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 Florine Stettheimer  (1871 - 1944)

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Lived/Active: New York      Known for: surreal genre, figure, still life

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Ad Code: 3
Florine Stettheimer
from Auction House Records.
Fourth of July, No 2
Artwork images are copyright of the artist or assignee
This biography from the Archives of AskART:
A legend of New York Bohemian lifestyle in the early 20th century, Florine Stettheimer was an artist who renounced academic training and focused on naive depictions of New York society as well as family portraits, flower and simply styled, lyrical conversation pieces. Other than idiosyncratic and nonconforming, umbrella terms are not easy to assign to her work.

She was born into a German international banking family in Rochester, New York, and lived a privileged existence during her youth between New York, Munich, Berlin, and Stuttgart. She studied painting in these cities including at the Art Students League in New York with Carroll Beckwith, H Siddons Mowbray, and Kenyon Cox.

Eventually she established a studio in Munich where she did derivative academic paintings. But in 1912, after a year spent in Paris, she became expansive in her style, much influenced by the Ballet Russe with Diaghilev. She created her own ballet with hand-crafted figures, toy-like with satin costumes, beads, and foil.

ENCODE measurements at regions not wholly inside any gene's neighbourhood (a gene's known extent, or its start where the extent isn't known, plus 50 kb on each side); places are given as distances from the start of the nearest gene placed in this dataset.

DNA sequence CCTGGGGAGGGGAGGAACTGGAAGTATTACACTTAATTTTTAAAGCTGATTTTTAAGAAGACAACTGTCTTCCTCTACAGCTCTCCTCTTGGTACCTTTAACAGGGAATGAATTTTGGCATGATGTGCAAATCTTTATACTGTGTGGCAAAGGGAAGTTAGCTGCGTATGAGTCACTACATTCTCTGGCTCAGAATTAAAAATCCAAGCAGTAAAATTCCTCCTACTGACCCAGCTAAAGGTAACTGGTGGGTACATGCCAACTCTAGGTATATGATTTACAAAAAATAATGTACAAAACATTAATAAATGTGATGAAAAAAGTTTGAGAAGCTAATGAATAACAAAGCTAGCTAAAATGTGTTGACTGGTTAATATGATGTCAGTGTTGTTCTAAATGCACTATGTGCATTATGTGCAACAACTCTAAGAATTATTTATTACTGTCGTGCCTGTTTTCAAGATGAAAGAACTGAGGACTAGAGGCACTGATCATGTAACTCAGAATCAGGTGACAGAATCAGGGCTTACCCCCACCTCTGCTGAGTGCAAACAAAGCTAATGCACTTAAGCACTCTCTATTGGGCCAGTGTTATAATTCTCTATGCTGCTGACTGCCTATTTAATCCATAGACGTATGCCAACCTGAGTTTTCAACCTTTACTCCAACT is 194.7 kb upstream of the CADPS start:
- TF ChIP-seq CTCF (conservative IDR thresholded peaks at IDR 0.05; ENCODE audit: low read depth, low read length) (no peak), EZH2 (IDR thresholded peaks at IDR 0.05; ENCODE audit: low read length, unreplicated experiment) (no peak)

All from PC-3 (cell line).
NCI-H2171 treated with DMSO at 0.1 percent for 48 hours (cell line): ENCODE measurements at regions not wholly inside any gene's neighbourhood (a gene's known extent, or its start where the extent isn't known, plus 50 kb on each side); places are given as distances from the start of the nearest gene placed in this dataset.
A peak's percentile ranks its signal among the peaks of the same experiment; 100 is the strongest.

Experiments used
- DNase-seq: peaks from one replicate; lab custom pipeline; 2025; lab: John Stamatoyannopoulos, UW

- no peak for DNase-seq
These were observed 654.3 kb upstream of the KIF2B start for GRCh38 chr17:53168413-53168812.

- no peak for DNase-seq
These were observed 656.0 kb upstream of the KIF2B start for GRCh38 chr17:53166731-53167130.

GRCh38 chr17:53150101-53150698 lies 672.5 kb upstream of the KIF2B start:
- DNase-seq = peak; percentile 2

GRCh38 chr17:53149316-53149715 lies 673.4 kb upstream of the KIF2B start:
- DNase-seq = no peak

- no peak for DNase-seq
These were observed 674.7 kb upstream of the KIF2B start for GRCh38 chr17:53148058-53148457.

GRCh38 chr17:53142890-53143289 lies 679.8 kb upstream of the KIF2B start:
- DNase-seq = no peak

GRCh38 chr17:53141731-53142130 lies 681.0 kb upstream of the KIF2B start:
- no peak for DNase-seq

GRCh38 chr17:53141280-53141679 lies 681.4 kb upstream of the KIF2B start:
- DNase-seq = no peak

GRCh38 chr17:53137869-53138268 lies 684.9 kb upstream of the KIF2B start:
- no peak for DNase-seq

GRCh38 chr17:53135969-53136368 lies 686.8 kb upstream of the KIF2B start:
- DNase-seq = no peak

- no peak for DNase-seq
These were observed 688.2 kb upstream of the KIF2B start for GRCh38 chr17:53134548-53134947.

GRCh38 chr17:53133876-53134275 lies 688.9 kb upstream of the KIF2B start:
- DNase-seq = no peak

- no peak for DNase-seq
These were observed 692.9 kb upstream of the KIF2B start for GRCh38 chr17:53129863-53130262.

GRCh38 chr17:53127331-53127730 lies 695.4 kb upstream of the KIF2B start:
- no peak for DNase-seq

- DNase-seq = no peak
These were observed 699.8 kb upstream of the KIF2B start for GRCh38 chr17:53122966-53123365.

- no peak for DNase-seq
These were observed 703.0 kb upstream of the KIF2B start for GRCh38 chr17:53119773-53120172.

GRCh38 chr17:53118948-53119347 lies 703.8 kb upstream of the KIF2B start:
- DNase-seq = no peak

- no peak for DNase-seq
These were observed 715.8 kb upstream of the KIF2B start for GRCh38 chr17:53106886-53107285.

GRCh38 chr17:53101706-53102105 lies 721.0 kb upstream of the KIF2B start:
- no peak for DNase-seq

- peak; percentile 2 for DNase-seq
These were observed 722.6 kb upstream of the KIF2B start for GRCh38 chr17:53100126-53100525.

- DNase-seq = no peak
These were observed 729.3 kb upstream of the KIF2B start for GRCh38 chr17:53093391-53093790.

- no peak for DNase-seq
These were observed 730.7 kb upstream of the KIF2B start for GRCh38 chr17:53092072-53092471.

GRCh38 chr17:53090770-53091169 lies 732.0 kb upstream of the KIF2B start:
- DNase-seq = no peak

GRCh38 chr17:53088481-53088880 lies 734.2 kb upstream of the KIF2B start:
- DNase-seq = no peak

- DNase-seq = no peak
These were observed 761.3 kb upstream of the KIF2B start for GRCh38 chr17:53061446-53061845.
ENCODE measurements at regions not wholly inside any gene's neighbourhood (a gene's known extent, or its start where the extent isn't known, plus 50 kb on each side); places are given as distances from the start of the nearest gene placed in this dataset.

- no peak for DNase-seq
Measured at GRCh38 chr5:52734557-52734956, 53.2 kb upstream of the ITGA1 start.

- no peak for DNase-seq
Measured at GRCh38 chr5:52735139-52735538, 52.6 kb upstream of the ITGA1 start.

At the outbreak of World War I, she returned to the United States and infatuated with this country, began to incorporate homespun American themes into her work with recognizable friends and family members.

She had her first and last solo exhibition in 1916 at Knoedler's in New York. It received only mild reviews and, a big disappointment to her, this negative experience caused her to exhibit in the future only in group shows.

Her paintings following the war chronicled the rich and famous of New York and celebrated their lifestyle with no sign of guilt because of excessive wealth and indulgence. She depicted life as a series of parties and established her own artistic salons, first at her family's apartment on West 58th Street and after 1935, at her studio and home at 8 West 40th Street.

When she died in 1944, most of her paintings were still in the possession of her family because she refused to sell her work after the failed Knoedler exhibition. Family members then donated her work to numerous museums, and two years after her death, a large retrospective was held at the Museum of Modern Art.

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